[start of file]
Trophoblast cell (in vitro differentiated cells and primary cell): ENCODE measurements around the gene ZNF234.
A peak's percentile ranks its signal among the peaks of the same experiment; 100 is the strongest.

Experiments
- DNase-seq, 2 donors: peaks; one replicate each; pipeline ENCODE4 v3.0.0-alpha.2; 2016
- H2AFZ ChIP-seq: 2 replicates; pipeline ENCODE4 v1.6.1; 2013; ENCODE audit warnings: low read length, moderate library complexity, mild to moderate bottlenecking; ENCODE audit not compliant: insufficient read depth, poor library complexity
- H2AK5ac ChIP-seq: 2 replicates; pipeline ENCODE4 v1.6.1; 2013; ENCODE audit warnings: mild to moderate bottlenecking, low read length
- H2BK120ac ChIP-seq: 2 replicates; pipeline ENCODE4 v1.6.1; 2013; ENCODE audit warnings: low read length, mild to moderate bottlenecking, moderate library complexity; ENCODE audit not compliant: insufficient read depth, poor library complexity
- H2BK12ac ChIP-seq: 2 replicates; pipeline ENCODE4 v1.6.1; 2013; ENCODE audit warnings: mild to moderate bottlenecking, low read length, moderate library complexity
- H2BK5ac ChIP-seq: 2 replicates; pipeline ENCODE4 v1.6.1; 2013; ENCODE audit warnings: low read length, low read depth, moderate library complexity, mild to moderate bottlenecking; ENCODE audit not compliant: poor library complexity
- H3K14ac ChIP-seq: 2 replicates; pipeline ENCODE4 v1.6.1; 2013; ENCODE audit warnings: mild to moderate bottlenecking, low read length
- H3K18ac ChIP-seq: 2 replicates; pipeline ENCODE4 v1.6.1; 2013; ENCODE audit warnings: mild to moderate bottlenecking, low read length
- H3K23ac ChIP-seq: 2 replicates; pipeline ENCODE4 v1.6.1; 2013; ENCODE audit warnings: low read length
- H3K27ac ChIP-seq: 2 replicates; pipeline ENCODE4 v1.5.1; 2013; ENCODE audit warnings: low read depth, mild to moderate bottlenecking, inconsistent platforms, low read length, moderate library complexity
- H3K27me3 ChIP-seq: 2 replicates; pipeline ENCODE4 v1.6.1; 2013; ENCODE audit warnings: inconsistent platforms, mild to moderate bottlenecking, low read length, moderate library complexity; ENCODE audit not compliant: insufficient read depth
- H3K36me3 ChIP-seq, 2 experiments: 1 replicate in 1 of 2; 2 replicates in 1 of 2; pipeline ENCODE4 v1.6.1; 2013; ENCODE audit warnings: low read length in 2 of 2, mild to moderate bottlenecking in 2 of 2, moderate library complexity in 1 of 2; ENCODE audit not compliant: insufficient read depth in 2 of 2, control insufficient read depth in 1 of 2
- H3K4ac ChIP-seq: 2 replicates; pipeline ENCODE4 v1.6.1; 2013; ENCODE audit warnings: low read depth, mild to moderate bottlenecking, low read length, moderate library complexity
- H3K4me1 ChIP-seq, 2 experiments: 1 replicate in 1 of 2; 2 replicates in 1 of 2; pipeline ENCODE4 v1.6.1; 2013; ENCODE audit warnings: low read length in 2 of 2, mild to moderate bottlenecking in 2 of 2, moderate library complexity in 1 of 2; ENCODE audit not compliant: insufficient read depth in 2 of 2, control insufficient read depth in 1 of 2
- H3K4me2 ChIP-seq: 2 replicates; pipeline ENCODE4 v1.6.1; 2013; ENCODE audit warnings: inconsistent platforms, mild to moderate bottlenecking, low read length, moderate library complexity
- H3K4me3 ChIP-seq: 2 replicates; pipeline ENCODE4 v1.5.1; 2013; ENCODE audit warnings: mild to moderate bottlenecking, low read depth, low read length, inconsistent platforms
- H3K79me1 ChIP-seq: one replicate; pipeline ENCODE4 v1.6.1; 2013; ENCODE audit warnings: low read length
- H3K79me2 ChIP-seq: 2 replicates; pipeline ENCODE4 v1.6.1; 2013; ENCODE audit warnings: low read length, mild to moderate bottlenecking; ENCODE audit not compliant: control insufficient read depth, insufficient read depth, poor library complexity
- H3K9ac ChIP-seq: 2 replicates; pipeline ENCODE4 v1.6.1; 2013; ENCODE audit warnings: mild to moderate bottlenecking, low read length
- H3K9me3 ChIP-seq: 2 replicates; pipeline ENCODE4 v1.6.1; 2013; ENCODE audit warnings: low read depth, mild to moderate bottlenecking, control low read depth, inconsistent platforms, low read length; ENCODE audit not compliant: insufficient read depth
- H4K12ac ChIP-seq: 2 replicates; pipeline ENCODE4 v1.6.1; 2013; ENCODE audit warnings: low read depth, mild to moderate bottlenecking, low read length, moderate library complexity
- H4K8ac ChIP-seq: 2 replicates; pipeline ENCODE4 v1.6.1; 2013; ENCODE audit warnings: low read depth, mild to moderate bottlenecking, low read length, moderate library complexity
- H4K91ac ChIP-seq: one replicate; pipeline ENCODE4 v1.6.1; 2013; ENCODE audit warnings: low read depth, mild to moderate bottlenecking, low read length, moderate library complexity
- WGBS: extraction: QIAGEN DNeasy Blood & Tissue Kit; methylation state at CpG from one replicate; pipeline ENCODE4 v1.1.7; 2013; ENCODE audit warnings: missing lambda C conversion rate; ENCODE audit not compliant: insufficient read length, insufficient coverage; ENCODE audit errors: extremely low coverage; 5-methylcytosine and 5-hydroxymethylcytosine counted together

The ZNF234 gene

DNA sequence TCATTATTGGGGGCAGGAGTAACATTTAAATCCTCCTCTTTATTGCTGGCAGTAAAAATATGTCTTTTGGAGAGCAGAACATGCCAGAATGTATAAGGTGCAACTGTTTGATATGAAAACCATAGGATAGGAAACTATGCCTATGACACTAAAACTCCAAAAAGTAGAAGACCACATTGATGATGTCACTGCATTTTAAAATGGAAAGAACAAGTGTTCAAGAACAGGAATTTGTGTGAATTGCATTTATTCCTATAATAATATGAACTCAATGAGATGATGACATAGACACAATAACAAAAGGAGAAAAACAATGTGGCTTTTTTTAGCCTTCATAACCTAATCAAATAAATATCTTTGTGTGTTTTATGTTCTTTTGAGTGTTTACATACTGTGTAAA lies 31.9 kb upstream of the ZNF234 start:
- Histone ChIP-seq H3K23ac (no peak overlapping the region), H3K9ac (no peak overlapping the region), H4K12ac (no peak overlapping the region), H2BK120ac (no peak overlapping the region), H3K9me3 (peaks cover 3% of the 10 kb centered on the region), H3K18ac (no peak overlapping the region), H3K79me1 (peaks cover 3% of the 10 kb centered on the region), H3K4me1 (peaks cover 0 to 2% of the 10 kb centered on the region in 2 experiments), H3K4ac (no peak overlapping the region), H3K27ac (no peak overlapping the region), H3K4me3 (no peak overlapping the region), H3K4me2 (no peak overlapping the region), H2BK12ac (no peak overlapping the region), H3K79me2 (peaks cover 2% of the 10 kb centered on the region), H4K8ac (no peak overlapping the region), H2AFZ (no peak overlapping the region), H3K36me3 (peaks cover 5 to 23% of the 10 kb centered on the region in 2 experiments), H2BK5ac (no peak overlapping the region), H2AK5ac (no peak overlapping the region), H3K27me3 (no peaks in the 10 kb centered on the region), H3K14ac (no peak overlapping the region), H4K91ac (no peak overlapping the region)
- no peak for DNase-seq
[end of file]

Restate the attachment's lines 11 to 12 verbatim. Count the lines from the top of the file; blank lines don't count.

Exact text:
- H3K18ac ChIP-seq: 2 replicates; pipeline ENCODE4 v1.6.1; 2013; ENCODE audit warnings: mild to moderate bottlenecking, low read length
- H3K23ac ChIP-seq: 2 replicates; pipeline ENCODE4 v1.6.1; 2013; ENCODE audit warnings: low read length